Thursday, March 04, 2010

Inglorious Basterds – Revisited

Last September 9th I reviewed the movie ‘Inglorious Basterds’.

Here is a quick review of the storyline. It is a fantasy directed by Quentin Tarantino about Jewish revenge against the Nazis during World War II. Near the end of the movie Hitler and many of his henchmen undergo a spectacular demise - which is of course a complete fantasy. Though I hadn’t seen the movie I felt that I had seen enough clips and read enough reviews to form an opinion about it.

I finally saw the move a couple of weeks ago. Now that the Academy Awards are coming up (this weekend) and ‘Inglorious Basterds’ is up for Best Picture – I thought I would update my review.

I was not that far off. At the time I thought it had some cathartic value but overall I thought the movie was a mistake. The revisionism - no matter how well intended - served to undermine rather than enhance our knowledge and understanding of that period. I still feel that way somewhat.

I also feared that the brutal way in which Nazis were killed by Jews might generate some reverse sympathy for the Nazis. I can now say without reservation after seeing it - it does not.

I now believe this movie is worth seeing.

As was pointed out in an article published last Monday in Jewish this movie was more than a revenge fantasy or as Tarantino might put it -an alternate version of history. However, it was not only that. Nor was it only about some sort of Jewish national catharsis. Had that been all it was, I might still be opposed to it. After all it is not our generation’s catharsis to have. It is the survivor’s to have. And I don’t believe that survivors who saw it had one.

This film had more to it than any of that. It was in its own way a lesson about the Jewish people as they really are rather than how they were seen during the Holocaust. Jews are not depicted here as victims - or people who march peacefully to the slaughter. This movie went a long way toward reinforcing an opposite image - that of the warrior. It is the image that was generated by the Israeli soldier during the ‘Six Day War’ in 1967.

The Jewish quotes director Tarantino who spent some time in Israel and marveled at how they operate. From the Journal article quoting Tarantino:

“Here’s the thing that I did not know about Israel before I went there, I didn’t know — and truthfully, I got turned on by it; I dug it, I really dug it — that every young person has to go into the army. The concept behind that, I thought, was awesome. To me, what it said was,” — and as he spoke, his ebullience increased to the point where he was banging his fists on the table — “ ‘You will never, ever catch us unawares again. Never. The prettiest, most daintiest girl, the fattest boy, the littlest guy, the meekest mouse is gonna learn how to operate a gun and is gonna know what it means to be a warrior. We will never be caught sleeping again!’ — And that was cool.”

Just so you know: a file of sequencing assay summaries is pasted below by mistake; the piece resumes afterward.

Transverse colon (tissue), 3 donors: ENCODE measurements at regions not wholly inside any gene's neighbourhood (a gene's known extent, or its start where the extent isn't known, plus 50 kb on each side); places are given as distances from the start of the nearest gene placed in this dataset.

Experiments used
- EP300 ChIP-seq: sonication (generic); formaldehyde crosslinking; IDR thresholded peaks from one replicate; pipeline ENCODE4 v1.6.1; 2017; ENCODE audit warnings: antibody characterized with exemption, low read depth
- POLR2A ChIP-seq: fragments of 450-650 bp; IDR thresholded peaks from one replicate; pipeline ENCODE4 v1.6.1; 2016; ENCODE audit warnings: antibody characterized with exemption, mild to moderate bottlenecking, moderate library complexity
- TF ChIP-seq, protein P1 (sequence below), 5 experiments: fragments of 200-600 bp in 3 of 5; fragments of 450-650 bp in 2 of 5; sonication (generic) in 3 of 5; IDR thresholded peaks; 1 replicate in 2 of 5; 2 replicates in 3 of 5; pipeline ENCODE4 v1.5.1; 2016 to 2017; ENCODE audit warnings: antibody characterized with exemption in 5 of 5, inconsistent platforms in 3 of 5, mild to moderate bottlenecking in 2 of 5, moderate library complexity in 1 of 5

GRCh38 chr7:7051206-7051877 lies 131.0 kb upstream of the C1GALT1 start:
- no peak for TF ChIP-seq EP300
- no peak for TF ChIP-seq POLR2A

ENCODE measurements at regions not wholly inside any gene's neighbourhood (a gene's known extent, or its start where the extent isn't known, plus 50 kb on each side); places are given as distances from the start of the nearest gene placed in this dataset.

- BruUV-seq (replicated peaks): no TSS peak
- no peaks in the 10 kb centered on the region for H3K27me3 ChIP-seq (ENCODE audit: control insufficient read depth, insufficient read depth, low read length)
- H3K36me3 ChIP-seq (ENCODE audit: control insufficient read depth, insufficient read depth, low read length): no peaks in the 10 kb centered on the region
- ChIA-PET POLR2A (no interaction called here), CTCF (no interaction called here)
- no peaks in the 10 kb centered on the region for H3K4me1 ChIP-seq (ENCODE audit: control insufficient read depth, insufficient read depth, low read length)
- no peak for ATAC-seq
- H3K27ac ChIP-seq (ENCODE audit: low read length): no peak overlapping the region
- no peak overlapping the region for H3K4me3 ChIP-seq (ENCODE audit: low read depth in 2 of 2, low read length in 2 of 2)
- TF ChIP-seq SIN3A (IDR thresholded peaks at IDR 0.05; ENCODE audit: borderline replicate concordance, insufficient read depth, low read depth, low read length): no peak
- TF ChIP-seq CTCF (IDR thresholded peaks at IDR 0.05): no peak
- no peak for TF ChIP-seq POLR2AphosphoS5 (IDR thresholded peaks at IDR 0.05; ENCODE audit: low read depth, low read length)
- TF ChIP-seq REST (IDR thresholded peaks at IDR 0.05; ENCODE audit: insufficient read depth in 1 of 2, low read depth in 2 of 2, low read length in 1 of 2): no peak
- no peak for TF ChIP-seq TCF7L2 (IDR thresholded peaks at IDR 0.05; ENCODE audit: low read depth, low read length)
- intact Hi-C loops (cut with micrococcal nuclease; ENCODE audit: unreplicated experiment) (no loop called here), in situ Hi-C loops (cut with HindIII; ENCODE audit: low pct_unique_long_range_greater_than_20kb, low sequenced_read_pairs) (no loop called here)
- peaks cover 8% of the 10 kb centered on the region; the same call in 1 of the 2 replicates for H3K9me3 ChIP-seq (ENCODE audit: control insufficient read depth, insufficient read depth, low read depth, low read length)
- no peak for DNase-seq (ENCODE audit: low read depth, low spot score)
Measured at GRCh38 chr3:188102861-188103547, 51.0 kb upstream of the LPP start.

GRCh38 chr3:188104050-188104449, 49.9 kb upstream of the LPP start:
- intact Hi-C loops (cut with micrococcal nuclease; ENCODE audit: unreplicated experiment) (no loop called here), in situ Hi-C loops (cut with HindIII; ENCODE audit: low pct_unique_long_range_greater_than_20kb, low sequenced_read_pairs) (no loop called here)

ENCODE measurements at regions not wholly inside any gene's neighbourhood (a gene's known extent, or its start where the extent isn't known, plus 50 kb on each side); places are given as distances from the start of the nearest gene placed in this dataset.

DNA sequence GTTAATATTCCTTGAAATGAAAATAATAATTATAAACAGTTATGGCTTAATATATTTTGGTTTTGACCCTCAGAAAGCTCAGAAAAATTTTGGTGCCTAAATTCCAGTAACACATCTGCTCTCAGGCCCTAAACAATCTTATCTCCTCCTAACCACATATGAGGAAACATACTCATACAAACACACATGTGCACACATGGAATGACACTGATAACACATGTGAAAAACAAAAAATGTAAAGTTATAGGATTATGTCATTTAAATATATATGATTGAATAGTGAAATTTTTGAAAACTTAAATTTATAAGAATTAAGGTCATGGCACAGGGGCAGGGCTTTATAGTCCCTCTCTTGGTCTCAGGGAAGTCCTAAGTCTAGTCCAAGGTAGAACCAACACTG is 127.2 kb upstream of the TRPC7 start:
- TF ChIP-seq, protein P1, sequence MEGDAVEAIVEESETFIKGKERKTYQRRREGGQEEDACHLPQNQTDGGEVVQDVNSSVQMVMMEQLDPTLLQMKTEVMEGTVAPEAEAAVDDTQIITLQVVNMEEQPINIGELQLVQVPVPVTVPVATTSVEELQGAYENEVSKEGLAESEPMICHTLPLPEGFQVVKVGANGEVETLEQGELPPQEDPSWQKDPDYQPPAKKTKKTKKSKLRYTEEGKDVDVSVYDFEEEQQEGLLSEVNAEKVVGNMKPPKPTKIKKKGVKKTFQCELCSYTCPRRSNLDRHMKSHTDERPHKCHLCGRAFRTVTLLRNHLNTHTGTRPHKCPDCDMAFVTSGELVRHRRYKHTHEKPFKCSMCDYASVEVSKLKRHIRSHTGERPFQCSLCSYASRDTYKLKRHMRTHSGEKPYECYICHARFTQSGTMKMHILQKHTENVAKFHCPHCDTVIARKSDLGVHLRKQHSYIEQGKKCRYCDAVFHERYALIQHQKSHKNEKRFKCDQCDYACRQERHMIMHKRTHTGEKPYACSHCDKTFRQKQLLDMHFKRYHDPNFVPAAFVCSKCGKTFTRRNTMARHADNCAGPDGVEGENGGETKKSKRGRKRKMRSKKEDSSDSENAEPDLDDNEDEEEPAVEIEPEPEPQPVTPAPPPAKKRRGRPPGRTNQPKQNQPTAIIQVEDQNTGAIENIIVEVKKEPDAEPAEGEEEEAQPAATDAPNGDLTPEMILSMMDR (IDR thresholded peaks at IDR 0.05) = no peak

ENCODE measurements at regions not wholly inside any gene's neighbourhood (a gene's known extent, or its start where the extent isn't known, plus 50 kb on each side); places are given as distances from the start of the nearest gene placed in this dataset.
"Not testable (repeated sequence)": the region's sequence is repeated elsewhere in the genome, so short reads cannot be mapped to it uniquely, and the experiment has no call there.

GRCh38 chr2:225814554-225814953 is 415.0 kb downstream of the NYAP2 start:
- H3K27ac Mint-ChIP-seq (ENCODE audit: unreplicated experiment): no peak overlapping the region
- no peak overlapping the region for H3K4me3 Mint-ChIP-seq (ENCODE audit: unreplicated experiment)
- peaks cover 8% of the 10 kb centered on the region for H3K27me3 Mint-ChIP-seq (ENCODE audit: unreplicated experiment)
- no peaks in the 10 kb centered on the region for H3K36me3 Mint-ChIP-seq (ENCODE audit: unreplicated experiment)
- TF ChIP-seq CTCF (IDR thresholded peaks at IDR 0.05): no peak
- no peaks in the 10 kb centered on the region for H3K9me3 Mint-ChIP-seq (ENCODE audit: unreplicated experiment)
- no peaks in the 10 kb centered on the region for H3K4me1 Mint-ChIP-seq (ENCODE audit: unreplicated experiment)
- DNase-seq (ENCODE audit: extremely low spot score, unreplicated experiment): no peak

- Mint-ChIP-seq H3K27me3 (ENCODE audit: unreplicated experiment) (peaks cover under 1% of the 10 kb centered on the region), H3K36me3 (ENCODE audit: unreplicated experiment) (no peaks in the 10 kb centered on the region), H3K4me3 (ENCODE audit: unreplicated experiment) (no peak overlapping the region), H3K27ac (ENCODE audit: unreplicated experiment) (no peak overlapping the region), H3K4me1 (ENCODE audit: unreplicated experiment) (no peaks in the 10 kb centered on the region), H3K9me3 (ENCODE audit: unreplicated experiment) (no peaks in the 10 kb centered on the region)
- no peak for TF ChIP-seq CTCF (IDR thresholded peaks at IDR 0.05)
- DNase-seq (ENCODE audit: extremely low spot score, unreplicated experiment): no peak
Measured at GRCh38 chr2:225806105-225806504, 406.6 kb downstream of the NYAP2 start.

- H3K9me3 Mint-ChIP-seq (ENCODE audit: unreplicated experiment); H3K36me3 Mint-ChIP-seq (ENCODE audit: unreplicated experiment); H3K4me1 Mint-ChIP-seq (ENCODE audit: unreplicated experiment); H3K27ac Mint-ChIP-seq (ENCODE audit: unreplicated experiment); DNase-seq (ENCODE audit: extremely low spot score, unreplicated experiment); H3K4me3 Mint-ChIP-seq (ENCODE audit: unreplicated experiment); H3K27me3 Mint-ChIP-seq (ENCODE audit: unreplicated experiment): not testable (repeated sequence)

I think ‘Never again!’ is an underlying theme in the movie and that alone makes it worthwhile.

There are those who would criticize this very point and ask, “Is this what the Jewish people are about?” Kochi V’Otzem Yodi? This is a common criticism leveled by the right against Israeli leaders who express a positive attitude about their military prowess without mentioning God.

As religious Jews we know that there is a God above us who controls everything. Without Siyata D’Shmaya we have nothing. But as far as this film is concerned it doesn’t matter. This film is not meant to be a lesson in theology or Mussar. Nor is it any sort of religious lesson. It is a positive piece that continues to correct a historical wrong about Jews as lambs to the slaughter.

Jews are not lambs. Given the opportunity we are warriors that will not stand by and let ourselves be slaughtered. But for exceptions like the Warsaw Ghetto uprising God did not allow Jews the opportunity to be warriors during the Holocaust. Only God knows why. For reasons which I doubt that I will ever understand – God wanted it this way.

In this film our image is strong and vital. We are depicted as warriors. The image of the 1967 Israeli soldier is reinforced – right in the middle of Nazi Germany during World War II.

The revisionism is still troubling. Although Tarantino made it very clear at the beginning of the film that this movie was a fantasy - Holocaust survivors who viewed it were upset by the revisionism. One survivor said she was afraid the film might be construed as true and encourage Holocaust denial.

That is definitely a concern. As is the possibility that most young people whose only experience with the Holocaust might be through a film like this. They may end up with a false impression of it and that would be tragic. But for serious historians the vast archives of written documents detailing the truth of history will offset that. As will the archival film footage showing in explicit detail many of the atrocities the Nazis perpetrated against the Jewish people.

It is a mixed bag. But after seeing it, I must admit I enjoyed it. But with just a smidgen of guilt.